An administrative law judge (ALJ) for the Michigan Employment Relations Commission (MERC) recently held that the pursuit of a grievance by a union on a prohibited subject of bargaining constituted an unfair labor practice. In the process he also issued an order requiring the union to withdraw the grievance and pay any and all costs the school district incurred, including legal fees, associated with the grievance. Given the 2011 expansion of prohibited subjects by the Michigan Legislature, the ALJ’s ruling is significant.
In Pontiac School District, MERC Case Nos C11 K-197 and CU12 D-019 (Sept. 27, 2013), the union representing the teachers filed an unfair labor practice charge related, in part, to the school district’s unilateral decision to transfer one of their teachers. The union also filed grievances in relation to the transfer of that teacher and another. The school district denied the grievances and filed its own charge of unfair labor practice against the union for processing the grievances related to a prohibited subject of bargaining – i.e., teacher placement. The ALJ, after receiving position statements from both sides, dismissed the case in favor of the school district. In doing so, the ALJ made some very important holdings.
Specifically, the ALJ noted that “teacher placement” is a prohibited subject of bargaining under section 15(3)(j) of the Public Employment Relations Act (PERA), MCL 423.215(3)(j). In determining what amounts to “teacher placement,” the ALJ relied on his earlier decision in Ionia Public Schools, MERC Case No C12 G-136 (March 1, 2013). In Ionia, it was explained that “placement refers to ‘[t]he assignment of a person to a suitable place as a job or a class in school.’” Accordingly, the ALJ held that assignments at question in Pontiac amounted to “teacher placement” as that term is used in the PERA.
More importantly, however, the ALJ held that by pursuing a grievance on teacher placement the union committed an unfair labor practice. In particular, the ALJ explained that parties have the right to discuss prohibited subjects of bargaining. When the employer refuses to bargain over a prohibited subject, however, the union must cease its discussion on the topic and cannot insist a party continue to discuss or bargain the topic – to do otherwise amounts to an unfair labor practice. In relation to the facts in Pontiac, the ALJ clarified that when the union filed the grievance related to teacher placement, that was their invitation to discuss or bargain over that prohibited subject. By denying the grievance, the school district was notifying the union that it did not wish to bargain over that topic. By then processing that grievance to arbitration the union insisted on bargaining over the topic and committed an unfair labor practice by violating the duty to bargain in good faith.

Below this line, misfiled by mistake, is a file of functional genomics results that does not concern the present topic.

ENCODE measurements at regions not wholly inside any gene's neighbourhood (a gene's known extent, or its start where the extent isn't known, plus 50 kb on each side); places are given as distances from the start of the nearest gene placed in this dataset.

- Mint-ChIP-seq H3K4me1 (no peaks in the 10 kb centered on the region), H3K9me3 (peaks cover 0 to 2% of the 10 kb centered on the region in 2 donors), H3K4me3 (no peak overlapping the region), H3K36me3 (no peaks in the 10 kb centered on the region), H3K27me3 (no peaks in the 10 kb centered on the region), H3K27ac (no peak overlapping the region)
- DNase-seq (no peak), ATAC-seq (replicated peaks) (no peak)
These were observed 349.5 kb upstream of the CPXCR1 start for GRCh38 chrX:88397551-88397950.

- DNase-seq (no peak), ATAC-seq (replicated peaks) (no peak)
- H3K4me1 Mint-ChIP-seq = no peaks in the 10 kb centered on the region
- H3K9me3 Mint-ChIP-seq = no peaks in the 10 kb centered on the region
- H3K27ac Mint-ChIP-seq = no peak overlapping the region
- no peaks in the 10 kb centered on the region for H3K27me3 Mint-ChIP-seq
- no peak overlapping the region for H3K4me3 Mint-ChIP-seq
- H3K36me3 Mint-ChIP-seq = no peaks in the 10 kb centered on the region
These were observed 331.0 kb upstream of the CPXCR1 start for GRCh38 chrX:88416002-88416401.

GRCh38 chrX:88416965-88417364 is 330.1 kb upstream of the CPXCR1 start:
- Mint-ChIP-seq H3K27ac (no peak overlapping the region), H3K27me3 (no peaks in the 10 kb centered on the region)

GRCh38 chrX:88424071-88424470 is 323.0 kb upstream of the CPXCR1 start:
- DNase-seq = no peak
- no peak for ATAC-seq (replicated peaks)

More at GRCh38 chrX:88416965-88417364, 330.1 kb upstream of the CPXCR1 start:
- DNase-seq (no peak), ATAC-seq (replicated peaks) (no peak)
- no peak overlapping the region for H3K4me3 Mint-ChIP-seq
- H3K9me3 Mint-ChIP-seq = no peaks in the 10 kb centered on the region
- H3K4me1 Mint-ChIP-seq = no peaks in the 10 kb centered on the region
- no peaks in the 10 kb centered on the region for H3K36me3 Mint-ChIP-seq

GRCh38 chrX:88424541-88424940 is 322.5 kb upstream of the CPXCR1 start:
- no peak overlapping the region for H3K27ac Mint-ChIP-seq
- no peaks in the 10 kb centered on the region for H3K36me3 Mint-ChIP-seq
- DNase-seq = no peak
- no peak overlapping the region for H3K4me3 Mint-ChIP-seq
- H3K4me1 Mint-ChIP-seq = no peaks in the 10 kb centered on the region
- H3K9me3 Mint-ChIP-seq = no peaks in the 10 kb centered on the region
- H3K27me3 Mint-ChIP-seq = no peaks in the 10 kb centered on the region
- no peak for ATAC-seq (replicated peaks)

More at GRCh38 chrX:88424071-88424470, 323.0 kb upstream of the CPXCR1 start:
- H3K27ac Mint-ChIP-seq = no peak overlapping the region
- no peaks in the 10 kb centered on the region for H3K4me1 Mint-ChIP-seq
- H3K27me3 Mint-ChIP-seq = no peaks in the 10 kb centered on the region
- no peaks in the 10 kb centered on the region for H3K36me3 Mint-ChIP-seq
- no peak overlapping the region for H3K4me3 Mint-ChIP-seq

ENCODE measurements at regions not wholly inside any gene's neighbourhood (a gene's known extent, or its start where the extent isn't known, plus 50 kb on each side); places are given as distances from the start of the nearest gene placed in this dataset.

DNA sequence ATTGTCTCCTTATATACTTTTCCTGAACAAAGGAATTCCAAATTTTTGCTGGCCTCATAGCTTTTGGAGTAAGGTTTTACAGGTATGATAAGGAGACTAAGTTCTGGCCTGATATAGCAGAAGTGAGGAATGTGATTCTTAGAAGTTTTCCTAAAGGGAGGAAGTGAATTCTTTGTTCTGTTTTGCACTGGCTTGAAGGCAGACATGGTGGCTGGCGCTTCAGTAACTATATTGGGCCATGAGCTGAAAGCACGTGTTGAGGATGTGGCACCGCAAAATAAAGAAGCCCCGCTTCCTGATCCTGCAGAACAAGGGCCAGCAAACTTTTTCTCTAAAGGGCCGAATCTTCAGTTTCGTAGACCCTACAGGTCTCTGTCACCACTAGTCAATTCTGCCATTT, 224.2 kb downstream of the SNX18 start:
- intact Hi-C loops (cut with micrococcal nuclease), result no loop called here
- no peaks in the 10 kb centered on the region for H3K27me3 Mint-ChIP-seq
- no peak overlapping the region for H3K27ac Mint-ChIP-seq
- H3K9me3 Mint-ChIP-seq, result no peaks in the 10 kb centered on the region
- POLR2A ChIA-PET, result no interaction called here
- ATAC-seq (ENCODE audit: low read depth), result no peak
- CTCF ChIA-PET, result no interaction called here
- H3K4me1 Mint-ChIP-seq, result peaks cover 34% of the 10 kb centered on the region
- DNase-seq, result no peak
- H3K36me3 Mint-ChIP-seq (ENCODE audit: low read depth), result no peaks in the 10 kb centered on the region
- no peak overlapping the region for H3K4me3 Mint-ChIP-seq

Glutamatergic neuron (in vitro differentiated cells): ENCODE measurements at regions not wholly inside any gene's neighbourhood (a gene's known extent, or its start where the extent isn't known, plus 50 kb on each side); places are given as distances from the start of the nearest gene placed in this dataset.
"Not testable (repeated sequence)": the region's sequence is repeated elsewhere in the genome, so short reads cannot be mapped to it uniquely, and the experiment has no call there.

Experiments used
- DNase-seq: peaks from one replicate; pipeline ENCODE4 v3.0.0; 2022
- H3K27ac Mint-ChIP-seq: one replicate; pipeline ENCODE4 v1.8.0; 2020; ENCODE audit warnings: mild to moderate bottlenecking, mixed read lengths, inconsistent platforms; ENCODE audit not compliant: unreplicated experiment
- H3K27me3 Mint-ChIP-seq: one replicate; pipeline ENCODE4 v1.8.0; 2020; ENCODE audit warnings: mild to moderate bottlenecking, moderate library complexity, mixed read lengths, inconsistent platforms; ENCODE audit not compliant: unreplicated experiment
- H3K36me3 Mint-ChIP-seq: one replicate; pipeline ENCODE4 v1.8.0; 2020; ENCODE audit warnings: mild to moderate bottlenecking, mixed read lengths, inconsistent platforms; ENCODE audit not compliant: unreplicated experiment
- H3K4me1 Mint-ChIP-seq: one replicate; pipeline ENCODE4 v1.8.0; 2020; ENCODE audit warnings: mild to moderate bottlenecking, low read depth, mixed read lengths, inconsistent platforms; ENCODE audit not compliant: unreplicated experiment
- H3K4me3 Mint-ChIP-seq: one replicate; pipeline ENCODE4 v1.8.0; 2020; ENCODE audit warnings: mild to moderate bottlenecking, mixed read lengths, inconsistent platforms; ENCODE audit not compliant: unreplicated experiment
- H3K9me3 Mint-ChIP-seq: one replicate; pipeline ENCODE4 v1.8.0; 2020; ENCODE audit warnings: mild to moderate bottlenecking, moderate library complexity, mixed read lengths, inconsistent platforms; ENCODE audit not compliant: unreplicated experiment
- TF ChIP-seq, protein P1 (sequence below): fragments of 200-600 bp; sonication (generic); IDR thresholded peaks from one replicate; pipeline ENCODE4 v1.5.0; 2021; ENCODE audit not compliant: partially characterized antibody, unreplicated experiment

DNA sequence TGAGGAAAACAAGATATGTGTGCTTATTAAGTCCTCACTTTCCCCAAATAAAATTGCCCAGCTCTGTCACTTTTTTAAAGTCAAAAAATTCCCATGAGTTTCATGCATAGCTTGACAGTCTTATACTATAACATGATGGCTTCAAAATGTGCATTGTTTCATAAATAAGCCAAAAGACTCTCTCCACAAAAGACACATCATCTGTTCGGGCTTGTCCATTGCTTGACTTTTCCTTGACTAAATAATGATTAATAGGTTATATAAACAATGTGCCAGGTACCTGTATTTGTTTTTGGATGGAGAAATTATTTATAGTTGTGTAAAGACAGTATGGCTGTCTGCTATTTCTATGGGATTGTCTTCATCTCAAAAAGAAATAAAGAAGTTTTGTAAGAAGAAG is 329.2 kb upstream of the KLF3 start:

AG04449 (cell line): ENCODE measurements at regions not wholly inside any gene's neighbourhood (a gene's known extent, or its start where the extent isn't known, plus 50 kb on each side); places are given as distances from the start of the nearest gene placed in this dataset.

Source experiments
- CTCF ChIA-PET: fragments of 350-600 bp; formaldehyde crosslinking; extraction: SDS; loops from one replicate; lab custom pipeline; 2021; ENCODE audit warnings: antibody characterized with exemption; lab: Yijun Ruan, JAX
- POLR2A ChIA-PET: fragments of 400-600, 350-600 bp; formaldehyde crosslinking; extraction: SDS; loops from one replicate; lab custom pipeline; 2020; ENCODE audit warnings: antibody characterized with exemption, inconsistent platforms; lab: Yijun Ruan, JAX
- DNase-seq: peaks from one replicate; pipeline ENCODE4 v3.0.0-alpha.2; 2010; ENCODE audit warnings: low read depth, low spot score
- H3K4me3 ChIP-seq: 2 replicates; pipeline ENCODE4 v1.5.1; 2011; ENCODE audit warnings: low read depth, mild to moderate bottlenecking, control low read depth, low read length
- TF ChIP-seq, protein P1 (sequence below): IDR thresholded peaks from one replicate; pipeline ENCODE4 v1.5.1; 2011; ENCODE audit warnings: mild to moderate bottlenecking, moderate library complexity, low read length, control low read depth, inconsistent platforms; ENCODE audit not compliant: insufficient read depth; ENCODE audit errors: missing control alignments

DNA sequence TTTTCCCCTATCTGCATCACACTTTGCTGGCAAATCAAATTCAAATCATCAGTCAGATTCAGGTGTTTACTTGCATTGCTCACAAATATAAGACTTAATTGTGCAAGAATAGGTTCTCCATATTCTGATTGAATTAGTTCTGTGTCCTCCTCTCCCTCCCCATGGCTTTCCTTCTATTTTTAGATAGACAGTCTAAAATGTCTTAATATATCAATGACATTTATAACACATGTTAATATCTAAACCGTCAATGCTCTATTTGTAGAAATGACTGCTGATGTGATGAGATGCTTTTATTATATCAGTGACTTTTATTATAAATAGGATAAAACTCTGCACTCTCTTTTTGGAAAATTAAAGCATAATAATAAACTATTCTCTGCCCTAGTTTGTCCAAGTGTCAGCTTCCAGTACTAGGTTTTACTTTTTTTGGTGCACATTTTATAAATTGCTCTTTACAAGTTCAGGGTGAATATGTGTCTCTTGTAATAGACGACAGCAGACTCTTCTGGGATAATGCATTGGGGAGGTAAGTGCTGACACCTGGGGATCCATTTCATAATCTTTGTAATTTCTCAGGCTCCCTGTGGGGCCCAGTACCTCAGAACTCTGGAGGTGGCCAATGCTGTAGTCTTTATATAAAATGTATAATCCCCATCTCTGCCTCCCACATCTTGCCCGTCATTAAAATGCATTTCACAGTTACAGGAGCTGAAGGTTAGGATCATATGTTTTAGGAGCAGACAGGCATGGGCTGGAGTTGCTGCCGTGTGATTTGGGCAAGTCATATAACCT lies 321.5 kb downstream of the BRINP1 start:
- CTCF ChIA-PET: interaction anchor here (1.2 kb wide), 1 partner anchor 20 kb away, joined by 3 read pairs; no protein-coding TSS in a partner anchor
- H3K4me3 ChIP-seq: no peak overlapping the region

As the ALJ explained, “[i]t is a party’s insistence on an illegal or prohibited subject of bargaining as a condition of employment that constitutes a violation of the duty to bargain in good faith.” As to the facts in Pontiac, the ALJ expounded:
I find that it was not unlawful for the Union in this matter to have grieved the reassignment of [the subject teacher] for the purpose of attempting to engage the school district in a discussion concerning the appropriateness of the transfer and to seek an agreement with the Employer on an alternative course of action with respect to [the subject teacher’s] job placement. Pursuant to Section 15(3)(j), however, the school district had the absolute right to end those discussions at any time. By advancing the matter to arbitration over the Employer’s objection, the Union was not only attempting to compel the Employer to discuss the grievance, it was also seeking to enforce through the grievance procedure contract provisions and/or past practices which were explicitly made unenforceable by Section 15(3)(j) of the Act. . . . For this reason, I conclude that the [union] violated its duty to bargain under Section 10(1)(e) of PERA by advancing the [teacher placement] grievance to arbitration.
Importantly, as a remedy for the unfair labor practice charge, the ALJ ordered the union to: 1) cease and desist from seeking to arbitrate grievances on prohibited subjects; 2) withdraw the grievance on the transfer; 3) refrain from enforcing the decision if an arbitration decision has already been issued; and 4) reimburse the school district for its actual costs, including attorney fees, incurred in the arbitration proceedings.
The holding of the ALJ is important because it gives school districts a tool to be able to respond with when unions attempt to grieve decisions related to prohibited subjects – other than arguing to an arbitrator (who may or may not listen) that the subject in question is prohibited. This position is greatly strengthened by the ALJ granting of costs associated with the grievance process. That award raises the stakes on the matter and lets the union know that if it pushes a meritless grievance on the hopes that the arbitrator will ignore outside law it may well face the consequence of having to foot the school district’s bill for doing so.
It is expected that the union will try to appeal this matter to the entire panel of the MERC. That having been said, the ALJ’s decision is legally sound and will not likely be overturned.